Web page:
In this piece, I argue that the "transition cost" argument against privatizing Social Security is bogus. I also make my usual case against what I call the Stock Market Scenario. Finally, I conclude by saying that privatization is the ultimate lockbox.
The real benefit of Social Security privatization is never discussed by either side in the debate. That benefit would be that Congress could no longer arbitrarily raise benefits and thereby increase the obligations of future taxpayers. Today, Congress can pass a benefit increase, such as the recently-enacted prescription drug benefit for Medicare, without specifying how to pay for it. The incentive will always be to expand benefits to the point where the system is bound to collapse.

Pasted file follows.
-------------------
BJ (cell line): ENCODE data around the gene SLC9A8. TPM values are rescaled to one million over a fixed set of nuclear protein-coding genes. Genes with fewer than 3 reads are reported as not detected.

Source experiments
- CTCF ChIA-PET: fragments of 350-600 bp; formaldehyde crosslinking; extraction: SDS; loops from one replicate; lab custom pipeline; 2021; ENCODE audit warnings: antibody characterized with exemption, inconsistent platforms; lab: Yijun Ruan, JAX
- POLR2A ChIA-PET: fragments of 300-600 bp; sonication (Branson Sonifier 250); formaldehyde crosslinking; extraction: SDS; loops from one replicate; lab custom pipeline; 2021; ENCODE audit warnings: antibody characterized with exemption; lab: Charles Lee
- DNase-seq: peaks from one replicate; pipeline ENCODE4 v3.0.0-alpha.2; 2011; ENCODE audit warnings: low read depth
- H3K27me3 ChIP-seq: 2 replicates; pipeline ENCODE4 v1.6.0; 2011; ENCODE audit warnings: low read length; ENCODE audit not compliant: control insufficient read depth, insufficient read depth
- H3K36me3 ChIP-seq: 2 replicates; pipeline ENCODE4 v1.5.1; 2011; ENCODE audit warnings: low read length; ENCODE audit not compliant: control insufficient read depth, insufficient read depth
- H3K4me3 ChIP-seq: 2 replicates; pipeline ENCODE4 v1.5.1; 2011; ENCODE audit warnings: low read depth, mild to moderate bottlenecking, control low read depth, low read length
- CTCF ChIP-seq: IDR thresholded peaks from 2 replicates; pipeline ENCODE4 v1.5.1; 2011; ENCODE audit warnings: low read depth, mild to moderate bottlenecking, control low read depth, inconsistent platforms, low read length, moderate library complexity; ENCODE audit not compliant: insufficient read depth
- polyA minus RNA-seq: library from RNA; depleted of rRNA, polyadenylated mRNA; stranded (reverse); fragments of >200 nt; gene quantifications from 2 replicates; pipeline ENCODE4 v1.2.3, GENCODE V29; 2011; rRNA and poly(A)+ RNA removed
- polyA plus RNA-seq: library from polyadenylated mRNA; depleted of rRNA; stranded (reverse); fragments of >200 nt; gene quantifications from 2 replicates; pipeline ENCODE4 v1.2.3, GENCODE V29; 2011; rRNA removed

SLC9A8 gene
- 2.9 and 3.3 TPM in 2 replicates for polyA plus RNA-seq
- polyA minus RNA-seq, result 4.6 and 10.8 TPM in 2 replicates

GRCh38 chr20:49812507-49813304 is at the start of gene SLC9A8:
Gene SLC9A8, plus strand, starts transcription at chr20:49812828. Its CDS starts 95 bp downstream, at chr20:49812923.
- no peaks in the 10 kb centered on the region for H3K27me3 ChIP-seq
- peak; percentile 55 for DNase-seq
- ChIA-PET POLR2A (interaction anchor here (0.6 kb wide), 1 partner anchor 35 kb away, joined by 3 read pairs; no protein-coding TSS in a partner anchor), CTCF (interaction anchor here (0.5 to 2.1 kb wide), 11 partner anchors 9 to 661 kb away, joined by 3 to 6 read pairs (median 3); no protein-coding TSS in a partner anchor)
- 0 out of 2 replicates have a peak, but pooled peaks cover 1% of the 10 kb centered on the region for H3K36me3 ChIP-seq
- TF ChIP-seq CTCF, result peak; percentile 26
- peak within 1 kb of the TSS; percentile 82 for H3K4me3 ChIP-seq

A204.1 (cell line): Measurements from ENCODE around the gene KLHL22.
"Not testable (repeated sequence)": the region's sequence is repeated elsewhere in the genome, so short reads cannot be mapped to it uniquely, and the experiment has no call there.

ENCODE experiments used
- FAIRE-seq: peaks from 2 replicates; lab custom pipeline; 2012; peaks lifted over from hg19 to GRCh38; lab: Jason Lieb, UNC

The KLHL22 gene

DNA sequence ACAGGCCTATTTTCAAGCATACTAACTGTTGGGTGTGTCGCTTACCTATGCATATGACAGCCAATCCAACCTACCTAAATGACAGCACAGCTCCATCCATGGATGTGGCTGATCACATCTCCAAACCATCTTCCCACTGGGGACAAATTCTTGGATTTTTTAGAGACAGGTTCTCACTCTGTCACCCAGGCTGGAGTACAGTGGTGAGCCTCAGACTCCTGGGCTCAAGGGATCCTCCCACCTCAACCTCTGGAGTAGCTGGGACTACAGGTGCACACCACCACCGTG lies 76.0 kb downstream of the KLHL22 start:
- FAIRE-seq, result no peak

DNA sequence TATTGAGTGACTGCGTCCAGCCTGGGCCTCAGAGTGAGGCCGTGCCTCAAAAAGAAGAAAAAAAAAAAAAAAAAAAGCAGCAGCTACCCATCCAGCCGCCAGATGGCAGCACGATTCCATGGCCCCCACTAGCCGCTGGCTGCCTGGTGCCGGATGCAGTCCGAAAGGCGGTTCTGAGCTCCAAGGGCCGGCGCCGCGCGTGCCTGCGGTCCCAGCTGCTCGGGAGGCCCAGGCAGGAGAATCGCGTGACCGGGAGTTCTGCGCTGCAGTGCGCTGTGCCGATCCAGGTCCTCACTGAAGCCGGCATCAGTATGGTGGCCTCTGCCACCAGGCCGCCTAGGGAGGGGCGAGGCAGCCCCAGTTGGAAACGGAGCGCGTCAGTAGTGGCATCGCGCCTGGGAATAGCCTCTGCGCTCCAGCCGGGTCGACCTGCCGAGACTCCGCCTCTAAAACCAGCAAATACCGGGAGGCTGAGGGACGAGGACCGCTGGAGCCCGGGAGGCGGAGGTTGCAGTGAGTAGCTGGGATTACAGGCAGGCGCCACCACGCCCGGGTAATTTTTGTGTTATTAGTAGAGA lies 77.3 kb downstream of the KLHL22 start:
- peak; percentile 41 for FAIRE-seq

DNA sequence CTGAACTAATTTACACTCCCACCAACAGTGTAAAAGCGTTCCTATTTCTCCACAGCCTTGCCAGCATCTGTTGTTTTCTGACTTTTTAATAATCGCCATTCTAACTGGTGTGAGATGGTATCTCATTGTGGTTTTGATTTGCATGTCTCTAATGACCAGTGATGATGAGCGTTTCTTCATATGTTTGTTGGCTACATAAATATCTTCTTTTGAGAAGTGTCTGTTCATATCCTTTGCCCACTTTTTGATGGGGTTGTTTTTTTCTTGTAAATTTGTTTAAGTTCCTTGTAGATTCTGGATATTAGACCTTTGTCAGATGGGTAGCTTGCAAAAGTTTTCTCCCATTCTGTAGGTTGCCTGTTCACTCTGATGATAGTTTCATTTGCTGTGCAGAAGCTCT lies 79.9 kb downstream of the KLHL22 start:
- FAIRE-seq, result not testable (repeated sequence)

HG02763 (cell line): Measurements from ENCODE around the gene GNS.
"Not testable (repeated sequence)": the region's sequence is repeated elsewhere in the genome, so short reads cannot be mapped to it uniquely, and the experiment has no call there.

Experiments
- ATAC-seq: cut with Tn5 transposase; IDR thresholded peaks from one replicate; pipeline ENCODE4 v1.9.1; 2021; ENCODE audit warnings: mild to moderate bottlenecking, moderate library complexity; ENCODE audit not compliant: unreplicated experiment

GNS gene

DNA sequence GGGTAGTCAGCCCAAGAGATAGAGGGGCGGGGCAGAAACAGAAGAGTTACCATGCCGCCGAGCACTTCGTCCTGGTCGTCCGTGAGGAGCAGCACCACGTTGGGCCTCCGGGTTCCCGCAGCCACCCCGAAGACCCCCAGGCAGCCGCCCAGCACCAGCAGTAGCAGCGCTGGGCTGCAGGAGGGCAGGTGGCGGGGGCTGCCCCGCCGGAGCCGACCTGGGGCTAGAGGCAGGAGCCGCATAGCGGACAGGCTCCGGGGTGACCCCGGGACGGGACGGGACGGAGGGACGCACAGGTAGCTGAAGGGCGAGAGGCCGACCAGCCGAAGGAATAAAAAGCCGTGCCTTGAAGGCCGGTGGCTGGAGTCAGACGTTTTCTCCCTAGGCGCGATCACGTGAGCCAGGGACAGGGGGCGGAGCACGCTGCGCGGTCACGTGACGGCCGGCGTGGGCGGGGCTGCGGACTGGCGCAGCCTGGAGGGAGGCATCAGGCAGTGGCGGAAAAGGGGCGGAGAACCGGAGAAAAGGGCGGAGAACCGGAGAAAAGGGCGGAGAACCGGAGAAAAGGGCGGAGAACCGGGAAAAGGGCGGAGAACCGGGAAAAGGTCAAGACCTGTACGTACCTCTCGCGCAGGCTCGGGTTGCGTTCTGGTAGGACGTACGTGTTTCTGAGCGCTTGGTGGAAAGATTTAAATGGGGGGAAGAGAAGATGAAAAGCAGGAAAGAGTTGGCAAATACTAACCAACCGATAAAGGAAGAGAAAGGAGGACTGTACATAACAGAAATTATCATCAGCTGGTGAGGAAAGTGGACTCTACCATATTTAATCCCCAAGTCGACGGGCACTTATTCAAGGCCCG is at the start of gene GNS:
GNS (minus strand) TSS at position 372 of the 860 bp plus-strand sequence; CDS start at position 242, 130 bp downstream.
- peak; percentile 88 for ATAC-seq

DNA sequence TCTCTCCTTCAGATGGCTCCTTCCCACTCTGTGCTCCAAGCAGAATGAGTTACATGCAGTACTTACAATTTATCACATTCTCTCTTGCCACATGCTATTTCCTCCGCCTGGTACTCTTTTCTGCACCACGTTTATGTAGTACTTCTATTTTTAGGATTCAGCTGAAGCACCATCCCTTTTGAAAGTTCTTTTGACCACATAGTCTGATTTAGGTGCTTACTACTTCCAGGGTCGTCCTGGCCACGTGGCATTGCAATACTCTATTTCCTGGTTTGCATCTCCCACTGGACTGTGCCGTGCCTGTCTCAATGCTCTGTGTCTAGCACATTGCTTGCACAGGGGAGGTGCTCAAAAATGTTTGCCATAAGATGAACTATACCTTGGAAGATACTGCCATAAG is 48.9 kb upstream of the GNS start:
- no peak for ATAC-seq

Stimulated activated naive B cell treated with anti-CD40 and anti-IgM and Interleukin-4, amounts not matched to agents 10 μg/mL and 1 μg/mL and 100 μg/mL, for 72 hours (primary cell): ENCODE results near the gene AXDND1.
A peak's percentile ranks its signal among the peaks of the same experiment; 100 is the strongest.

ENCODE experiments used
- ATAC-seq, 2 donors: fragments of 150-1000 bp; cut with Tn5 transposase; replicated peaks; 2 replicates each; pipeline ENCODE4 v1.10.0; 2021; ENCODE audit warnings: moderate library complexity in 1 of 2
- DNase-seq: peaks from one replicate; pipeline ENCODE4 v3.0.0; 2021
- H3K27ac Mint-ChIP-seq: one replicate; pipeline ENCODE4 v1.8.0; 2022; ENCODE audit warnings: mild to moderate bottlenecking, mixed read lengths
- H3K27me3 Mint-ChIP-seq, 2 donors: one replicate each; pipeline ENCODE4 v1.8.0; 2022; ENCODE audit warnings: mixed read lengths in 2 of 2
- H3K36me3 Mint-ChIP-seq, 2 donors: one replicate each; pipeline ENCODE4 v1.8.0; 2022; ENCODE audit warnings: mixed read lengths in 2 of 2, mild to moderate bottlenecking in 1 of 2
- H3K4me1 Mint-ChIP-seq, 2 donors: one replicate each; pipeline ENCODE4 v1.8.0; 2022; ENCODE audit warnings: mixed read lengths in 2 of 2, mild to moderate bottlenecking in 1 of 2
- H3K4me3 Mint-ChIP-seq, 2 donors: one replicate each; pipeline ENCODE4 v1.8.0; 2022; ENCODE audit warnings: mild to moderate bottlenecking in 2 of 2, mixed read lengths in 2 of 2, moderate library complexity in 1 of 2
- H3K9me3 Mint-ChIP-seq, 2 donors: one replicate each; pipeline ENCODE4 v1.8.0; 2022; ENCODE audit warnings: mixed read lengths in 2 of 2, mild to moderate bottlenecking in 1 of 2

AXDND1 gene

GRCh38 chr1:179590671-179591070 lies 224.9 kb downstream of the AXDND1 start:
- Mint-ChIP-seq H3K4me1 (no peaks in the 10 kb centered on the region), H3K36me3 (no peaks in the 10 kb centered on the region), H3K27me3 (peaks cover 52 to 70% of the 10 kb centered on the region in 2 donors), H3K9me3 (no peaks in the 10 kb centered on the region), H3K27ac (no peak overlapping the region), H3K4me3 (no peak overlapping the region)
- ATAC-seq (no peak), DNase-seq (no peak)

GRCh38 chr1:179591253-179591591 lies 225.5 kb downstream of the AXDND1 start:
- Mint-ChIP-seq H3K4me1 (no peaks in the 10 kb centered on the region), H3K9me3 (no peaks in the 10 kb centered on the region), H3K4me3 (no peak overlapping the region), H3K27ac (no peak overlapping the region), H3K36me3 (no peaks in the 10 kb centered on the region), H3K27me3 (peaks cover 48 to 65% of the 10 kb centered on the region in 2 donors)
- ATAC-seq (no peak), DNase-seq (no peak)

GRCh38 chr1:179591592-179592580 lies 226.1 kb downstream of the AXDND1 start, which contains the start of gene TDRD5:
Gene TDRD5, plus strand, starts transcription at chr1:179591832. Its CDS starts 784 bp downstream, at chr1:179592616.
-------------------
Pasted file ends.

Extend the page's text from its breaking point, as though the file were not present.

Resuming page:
Thus, what the Left sees as the biggest drawback of privatization -- the "transition" from pay-as-you-go to fully-funded -- is what I see as its most attractive feature. Privatization is the ultimate "lockbox" for Social Security, in that it would keep Congress from expanding future benefits without setting aside money to pay for them.
For Discussion. What are the real issues at stake in Social Security privatization, as opposed to the issues that will be raised politically?